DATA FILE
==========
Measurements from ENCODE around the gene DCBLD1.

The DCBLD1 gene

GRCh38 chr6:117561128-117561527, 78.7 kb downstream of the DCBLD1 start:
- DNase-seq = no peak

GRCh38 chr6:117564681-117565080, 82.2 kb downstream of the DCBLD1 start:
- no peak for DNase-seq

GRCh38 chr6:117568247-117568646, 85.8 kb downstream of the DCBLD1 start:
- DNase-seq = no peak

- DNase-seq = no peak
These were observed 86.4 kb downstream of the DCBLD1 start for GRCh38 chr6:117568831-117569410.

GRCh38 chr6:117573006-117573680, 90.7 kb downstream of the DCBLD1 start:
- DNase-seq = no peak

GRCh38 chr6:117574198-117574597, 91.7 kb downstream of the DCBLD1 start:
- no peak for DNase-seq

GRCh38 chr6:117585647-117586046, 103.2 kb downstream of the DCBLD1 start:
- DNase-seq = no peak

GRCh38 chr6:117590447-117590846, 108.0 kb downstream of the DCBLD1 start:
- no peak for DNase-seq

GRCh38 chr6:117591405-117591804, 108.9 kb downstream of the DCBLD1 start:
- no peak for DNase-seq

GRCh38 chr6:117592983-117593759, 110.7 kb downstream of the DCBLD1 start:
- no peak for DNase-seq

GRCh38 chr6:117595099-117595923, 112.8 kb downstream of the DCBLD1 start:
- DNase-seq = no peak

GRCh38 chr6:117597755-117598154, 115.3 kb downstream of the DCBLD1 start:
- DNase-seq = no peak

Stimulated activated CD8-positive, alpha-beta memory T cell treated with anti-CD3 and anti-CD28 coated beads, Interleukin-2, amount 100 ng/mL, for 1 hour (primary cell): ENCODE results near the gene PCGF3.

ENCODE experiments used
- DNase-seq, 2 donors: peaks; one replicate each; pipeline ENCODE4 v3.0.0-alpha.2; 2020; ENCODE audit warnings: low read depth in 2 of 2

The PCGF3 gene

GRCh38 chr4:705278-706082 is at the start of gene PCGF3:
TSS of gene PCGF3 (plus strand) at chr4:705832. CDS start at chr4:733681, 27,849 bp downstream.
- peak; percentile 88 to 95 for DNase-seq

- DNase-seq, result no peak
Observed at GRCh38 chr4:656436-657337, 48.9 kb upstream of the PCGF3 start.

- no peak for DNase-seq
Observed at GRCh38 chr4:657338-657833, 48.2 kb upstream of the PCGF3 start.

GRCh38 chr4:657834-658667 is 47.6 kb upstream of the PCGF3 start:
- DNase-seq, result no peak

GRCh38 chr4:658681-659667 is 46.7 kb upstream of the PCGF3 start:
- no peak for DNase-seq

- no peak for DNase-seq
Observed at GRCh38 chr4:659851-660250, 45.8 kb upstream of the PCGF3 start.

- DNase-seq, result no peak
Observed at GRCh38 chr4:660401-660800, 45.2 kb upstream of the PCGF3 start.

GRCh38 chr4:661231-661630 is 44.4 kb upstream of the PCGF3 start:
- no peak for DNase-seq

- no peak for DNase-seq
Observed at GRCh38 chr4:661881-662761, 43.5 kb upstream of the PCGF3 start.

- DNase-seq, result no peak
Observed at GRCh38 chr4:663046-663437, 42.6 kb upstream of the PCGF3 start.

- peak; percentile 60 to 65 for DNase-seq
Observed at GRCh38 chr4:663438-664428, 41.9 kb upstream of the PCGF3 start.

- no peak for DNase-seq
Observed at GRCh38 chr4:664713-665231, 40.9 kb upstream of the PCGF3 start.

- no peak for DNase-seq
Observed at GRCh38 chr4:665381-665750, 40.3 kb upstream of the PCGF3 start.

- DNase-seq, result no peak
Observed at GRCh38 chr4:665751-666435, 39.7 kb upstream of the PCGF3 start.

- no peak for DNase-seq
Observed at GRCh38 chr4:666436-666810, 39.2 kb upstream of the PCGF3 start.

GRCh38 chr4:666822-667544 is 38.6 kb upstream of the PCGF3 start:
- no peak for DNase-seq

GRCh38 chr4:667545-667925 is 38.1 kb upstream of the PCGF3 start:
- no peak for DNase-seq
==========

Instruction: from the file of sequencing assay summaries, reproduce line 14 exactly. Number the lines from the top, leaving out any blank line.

- no peak for DNase-seq